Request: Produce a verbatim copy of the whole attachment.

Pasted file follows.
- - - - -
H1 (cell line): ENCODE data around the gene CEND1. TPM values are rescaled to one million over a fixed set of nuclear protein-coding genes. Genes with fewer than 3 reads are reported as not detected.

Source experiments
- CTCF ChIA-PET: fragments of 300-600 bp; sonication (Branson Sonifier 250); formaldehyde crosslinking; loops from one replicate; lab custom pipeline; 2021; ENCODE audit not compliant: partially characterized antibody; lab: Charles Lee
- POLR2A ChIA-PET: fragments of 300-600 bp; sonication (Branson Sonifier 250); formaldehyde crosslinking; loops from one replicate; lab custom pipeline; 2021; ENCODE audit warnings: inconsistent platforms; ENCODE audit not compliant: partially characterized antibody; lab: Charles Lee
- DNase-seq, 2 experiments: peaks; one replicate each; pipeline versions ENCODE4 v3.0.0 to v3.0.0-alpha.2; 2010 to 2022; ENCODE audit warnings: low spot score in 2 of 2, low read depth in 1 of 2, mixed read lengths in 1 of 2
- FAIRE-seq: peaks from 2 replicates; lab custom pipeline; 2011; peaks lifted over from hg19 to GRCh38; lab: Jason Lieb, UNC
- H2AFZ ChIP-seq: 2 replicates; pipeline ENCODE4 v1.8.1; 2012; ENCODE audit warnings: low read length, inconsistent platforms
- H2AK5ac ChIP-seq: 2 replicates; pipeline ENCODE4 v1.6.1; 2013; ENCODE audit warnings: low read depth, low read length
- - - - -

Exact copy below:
H1 (cell line): ENCODE data around the gene CEND1. TPM values are rescaled to one million over a fixed set of nuclear protein-coding genes. Genes with fewer than 3 reads are reported as not detected.

Source experiments
- CTCF ChIA-PET: fragments of 300-600 bp; sonication (Branson Sonifier 250); formaldehyde crosslinking; loops from one replicate; lab custom pipeline; 2021; ENCODE audit not compliant: partially characterized antibody; lab: Charles Lee
- POLR2A ChIA-PET: fragments of 300-600 bp; sonication (Branson Sonifier 250); formaldehyde crosslinking; loops from one replicate; lab custom pipeline; 2021; ENCODE audit warnings: inconsistent platforms; ENCODE audit not compliant: partially characterized antibody; lab: Charles Lee
- DNase-seq, 2 experiments: peaks; one replicate each; pipeline versions ENCODE4 v3.0.0 to v3.0.0-alpha.2; 2010 to 2022; ENCODE audit warnings: low spot score in 2 of 2, low read depth in 1 of 2, mixed read lengths in 1 of 2
- FAIRE-seq: peaks from 2 replicates; lab custom pipeline; 2011; peaks lifted over from hg19 to GRCh38; lab: Jason Lieb, UNC
- H2AFZ ChIP-seq: 2 replicates; pipeline ENCODE4 v1.8.1; 2012; ENCODE audit warnings: low read length, inconsistent platforms
- H2AK5ac ChIP-seq: 2 replicates; pipeline ENCODE4 v1.6.1; 2013; ENCODE audit warnings: low read depth, low read length